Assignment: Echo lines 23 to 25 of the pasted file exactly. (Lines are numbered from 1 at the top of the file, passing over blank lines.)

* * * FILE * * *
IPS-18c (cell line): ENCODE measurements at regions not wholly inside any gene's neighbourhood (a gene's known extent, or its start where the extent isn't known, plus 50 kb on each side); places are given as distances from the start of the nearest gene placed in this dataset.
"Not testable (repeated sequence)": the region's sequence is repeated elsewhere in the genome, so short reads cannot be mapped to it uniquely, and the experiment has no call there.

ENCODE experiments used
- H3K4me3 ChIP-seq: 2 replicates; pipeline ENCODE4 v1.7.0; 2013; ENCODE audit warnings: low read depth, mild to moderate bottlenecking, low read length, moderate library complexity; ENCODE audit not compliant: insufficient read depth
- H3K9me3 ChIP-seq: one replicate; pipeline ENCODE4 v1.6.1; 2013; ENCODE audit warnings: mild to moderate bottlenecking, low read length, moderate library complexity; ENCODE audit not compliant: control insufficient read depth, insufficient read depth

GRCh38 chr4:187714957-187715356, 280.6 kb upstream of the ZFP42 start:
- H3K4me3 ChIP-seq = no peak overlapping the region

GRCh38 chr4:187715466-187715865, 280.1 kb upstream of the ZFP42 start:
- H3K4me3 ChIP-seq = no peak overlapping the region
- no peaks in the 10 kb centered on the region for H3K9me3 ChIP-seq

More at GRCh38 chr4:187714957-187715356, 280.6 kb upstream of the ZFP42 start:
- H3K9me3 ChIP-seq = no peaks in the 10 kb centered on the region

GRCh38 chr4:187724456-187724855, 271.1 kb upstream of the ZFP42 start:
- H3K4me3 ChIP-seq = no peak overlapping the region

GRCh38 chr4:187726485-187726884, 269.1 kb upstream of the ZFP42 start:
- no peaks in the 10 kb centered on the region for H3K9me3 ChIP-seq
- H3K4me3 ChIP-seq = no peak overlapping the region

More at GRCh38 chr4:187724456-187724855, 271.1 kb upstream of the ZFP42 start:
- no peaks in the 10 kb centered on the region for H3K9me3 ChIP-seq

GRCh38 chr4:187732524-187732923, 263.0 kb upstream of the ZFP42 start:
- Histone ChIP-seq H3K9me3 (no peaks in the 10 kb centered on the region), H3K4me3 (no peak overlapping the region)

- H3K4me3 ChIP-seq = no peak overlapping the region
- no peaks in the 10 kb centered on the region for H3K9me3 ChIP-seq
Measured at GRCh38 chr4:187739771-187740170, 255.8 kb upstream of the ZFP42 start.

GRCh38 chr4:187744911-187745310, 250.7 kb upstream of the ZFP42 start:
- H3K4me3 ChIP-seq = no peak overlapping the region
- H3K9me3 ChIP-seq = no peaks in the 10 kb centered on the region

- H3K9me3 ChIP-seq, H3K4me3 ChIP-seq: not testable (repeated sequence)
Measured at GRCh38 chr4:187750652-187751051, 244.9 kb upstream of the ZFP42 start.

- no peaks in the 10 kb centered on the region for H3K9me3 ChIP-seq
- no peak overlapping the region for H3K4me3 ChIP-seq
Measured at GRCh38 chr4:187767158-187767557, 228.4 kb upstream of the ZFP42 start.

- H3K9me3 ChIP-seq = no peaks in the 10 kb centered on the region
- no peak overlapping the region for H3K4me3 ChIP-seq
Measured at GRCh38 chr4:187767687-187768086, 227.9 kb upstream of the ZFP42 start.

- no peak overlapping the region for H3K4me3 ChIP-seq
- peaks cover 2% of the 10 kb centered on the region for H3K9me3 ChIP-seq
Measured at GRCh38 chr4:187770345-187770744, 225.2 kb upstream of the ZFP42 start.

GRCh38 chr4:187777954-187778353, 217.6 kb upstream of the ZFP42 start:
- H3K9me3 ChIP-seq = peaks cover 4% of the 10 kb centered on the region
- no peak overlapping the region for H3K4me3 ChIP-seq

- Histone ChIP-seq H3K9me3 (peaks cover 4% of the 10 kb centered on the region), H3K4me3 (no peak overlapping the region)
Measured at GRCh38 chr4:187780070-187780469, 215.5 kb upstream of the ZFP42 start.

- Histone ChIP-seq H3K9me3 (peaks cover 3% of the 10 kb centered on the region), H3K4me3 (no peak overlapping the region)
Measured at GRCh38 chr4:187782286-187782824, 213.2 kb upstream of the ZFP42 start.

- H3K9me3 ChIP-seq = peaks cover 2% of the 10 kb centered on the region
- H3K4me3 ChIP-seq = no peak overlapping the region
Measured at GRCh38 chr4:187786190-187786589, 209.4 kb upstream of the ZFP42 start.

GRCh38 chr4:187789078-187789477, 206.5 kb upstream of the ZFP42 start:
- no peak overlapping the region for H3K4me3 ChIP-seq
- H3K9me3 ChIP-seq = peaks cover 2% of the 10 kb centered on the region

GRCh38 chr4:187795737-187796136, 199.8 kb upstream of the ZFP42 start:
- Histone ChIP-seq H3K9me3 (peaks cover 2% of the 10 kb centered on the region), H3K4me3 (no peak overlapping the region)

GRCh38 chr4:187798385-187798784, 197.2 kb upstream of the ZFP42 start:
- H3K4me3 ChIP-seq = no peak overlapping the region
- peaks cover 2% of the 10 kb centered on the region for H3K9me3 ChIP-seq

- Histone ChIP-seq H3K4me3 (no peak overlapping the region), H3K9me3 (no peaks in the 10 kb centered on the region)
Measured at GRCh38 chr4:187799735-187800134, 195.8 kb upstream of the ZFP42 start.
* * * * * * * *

- no peaks in the 10 kb centered on the region for H3K9me3 ChIP-seq
Measured at GRCh38 chr4:187739771-187740170, 255.8 kb upstream of the ZFP42 start.

GRCh38 chr4:187744911-187745310, 250.7 kb upstream of the ZFP42 start: